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Topic: Quilled Paper Snowflakes - with progress pics/tutorial  (Read 11354 times)
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« on: December 19, 2010 03:56:55 PM »

So, Christmas is here and my husband and I are flat broke. Two years of unemployment will do that to you. But we still wanted to give nice things to our friends and family. So I decided to try to make something for them, using materials I already had on-hand. I realized I have a TON of wrapping paper - I buy it every year after Christmas on clearance.

I googled "Paper Ornaments" and found a lot of great ideas, but the quilled ornaments really caught my eye.  And so it was settled - quilled ornaments it was. I used a silver holographic wrapping paper, which makes them nice and shiny, but you really could use ANY paper.  Here is a shot of three of the ornaments:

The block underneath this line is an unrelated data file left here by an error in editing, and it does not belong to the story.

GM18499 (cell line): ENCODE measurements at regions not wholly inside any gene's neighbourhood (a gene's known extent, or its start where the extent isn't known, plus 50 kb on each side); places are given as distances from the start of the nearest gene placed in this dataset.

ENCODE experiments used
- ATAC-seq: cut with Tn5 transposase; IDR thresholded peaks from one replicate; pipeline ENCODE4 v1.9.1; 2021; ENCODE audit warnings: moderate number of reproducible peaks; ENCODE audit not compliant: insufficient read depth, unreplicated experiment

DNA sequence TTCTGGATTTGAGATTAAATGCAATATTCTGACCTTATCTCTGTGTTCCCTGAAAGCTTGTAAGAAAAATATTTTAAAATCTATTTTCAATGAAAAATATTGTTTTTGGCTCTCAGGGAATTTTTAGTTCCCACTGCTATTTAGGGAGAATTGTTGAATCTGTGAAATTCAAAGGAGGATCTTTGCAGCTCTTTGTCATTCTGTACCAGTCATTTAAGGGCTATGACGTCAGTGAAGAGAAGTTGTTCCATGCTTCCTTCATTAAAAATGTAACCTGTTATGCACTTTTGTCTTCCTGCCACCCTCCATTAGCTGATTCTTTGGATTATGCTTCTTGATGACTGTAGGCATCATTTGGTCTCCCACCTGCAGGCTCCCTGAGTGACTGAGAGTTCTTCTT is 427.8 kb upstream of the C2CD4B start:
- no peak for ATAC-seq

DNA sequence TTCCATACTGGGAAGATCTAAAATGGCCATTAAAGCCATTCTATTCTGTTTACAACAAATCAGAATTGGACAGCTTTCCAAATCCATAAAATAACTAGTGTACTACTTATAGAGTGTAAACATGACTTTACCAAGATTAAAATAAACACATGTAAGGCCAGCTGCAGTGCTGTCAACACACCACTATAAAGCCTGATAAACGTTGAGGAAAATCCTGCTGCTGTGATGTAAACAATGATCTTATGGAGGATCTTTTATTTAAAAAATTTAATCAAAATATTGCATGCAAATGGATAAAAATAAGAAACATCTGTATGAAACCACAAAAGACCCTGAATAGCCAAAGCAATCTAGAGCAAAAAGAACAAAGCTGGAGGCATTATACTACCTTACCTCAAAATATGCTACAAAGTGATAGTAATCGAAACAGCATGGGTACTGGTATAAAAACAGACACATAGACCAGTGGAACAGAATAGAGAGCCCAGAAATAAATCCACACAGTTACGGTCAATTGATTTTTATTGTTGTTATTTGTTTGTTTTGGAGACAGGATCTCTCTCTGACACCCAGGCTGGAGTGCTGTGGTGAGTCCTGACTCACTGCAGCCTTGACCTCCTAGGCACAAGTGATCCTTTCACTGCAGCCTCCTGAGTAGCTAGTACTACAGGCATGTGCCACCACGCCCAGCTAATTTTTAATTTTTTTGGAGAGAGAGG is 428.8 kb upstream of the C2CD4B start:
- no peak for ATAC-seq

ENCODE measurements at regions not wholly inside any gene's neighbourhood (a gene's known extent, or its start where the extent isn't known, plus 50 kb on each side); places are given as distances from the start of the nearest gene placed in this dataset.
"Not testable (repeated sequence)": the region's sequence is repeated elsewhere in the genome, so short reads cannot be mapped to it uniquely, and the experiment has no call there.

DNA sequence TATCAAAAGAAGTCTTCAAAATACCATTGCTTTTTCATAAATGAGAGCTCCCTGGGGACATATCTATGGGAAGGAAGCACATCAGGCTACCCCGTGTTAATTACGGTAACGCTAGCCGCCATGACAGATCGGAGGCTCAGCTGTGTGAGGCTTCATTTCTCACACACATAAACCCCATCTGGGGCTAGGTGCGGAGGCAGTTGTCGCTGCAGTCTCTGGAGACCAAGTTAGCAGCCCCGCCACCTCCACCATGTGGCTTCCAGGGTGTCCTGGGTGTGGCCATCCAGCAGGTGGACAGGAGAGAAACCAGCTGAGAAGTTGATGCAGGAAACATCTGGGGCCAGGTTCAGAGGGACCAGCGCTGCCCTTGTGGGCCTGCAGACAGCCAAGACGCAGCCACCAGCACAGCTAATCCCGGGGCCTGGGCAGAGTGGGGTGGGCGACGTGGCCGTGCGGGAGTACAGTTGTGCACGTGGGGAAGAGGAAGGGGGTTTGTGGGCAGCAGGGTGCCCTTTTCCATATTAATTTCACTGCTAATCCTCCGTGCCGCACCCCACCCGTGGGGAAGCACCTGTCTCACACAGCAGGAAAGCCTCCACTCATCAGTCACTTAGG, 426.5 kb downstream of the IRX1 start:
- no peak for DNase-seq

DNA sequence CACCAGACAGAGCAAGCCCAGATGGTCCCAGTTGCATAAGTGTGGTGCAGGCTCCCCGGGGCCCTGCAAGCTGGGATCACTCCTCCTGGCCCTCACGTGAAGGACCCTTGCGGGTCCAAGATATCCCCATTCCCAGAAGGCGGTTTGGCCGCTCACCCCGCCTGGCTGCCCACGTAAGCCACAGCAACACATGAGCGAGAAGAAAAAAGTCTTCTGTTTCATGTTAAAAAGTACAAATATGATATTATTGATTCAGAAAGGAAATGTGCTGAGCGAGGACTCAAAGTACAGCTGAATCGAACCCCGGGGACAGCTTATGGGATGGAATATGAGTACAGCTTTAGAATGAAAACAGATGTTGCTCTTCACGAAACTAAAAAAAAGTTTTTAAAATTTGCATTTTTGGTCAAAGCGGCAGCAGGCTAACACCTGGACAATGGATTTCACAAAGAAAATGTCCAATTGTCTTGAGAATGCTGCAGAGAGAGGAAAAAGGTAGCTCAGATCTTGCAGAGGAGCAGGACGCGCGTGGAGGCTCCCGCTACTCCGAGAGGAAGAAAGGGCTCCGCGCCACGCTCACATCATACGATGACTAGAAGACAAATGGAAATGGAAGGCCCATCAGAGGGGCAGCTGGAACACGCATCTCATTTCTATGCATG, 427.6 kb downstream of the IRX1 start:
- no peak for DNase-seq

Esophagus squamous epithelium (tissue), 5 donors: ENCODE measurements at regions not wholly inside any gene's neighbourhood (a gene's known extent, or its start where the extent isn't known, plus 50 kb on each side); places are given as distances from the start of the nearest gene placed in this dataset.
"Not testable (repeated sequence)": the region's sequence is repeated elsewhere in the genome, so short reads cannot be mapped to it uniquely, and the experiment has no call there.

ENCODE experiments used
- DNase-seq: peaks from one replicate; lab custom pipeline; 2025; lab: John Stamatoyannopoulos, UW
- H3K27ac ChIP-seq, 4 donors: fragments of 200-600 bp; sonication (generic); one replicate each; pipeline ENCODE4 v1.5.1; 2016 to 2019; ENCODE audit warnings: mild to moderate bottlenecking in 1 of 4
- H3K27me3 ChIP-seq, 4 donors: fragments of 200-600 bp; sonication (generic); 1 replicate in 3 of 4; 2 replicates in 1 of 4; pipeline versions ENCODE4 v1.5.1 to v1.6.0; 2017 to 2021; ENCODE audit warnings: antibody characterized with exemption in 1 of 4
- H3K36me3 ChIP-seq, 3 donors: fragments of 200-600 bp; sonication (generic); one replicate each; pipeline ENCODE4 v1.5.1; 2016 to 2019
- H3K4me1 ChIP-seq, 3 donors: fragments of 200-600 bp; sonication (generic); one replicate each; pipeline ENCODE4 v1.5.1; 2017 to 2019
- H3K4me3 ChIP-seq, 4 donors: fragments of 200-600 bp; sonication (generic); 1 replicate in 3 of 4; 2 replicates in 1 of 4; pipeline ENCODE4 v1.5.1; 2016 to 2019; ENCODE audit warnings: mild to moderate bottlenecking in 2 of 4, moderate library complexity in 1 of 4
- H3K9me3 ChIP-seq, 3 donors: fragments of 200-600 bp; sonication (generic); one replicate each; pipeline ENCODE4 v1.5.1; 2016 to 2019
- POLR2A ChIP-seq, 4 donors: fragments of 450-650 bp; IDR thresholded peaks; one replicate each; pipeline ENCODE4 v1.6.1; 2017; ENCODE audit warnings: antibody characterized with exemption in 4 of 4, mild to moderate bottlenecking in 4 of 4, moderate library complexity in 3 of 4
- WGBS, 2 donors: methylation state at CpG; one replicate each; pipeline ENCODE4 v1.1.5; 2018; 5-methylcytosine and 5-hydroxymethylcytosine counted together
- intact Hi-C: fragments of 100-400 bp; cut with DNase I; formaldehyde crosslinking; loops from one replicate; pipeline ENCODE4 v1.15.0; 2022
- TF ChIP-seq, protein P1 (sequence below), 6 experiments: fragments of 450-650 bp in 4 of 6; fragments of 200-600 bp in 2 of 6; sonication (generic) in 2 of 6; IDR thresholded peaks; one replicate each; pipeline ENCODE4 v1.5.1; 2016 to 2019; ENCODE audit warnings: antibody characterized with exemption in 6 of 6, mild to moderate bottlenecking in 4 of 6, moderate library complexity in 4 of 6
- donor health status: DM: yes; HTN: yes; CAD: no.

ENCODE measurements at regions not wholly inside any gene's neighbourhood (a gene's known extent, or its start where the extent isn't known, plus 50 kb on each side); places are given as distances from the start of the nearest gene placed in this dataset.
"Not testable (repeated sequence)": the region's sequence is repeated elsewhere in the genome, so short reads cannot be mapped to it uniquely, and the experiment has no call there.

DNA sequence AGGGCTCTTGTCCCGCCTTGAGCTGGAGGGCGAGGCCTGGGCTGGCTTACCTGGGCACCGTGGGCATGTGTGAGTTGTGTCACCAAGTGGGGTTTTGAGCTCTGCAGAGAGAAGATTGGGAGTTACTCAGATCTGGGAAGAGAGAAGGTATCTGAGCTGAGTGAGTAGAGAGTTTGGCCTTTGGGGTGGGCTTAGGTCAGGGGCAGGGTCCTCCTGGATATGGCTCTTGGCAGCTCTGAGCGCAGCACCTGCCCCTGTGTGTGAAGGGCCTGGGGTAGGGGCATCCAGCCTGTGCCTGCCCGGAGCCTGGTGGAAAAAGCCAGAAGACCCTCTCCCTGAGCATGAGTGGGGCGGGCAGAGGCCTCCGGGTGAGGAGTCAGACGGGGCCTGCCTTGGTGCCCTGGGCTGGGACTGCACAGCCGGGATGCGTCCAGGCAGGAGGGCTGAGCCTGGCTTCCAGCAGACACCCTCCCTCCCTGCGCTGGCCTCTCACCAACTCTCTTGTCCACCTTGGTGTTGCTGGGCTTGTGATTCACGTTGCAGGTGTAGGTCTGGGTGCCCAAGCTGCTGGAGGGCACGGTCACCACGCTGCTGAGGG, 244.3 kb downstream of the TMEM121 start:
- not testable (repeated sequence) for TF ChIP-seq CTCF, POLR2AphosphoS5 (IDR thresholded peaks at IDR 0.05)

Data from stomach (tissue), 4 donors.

Sometimes I used a pattern,  but mostly I just played around with shapes to find patterns I liked. I wanted all my snowflakes to have six points. Because that's how a snowflake is formed. And I'm a geek like that.

There are some great videos on You Tube that show how to quill paper and make the different shapes.  This video was particularly helpful:


Here are some progress pics for one of my snowflakes:

Step one: make strips (no photo).  HOT TIP: At first, I was using a rotary cutter and ruler. Very tedious. Very slow... Then I realized my paper shredder made the PERFECT size of strip (")... so I started cutting 14" x 8" chunks of wrapping paper and running it through the shredder. It made things go MUCH faster! And an added benefit was that the strips came out micro-serrated. The holographic paper edges became a bit sparklier than when I was using a straight blade to cut them.